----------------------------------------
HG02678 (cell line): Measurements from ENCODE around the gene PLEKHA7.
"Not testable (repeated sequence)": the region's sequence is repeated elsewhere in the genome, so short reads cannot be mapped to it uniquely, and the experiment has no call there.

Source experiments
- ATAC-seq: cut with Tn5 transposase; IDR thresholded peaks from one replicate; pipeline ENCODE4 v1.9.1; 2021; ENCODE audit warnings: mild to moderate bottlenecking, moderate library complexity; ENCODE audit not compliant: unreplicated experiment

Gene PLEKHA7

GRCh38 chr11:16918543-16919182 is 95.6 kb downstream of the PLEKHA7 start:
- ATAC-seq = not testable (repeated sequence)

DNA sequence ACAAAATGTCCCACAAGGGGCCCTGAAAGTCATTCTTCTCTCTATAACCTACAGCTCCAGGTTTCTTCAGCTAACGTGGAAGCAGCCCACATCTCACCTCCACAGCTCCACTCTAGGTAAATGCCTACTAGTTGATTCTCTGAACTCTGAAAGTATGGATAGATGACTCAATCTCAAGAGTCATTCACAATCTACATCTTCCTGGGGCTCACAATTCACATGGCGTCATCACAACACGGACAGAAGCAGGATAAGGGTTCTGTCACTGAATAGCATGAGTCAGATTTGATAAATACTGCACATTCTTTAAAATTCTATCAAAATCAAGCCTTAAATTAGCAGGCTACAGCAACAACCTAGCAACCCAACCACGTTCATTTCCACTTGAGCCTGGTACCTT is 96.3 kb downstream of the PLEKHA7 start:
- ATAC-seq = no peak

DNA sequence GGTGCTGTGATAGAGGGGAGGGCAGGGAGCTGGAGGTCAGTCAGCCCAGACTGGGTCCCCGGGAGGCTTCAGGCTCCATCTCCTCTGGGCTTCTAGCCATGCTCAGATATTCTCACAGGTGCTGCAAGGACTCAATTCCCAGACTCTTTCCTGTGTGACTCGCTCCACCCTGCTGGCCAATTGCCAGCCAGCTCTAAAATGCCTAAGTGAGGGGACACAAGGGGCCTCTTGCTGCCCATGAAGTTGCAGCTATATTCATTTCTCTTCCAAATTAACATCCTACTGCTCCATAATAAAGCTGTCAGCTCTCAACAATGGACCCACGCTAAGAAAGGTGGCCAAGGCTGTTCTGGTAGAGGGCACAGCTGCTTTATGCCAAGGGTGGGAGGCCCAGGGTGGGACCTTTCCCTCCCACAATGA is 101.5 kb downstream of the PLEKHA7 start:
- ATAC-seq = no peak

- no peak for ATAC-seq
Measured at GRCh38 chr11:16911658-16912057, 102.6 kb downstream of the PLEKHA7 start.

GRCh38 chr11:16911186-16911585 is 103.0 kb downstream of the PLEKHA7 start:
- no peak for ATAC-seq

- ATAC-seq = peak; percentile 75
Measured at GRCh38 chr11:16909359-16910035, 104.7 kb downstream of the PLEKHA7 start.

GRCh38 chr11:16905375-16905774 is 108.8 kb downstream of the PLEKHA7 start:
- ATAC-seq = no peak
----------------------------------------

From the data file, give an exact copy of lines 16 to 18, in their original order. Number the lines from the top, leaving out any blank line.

- ATAC-seq = peak; percentile 75
Measured at GRCh38 chr11:16909359-16910035, 104.7 kb downstream of the PLEKHA7 start.

GRCh38 chr11:16905375-16905774 is 108.8 kb downstream of the PLEKHA7 start: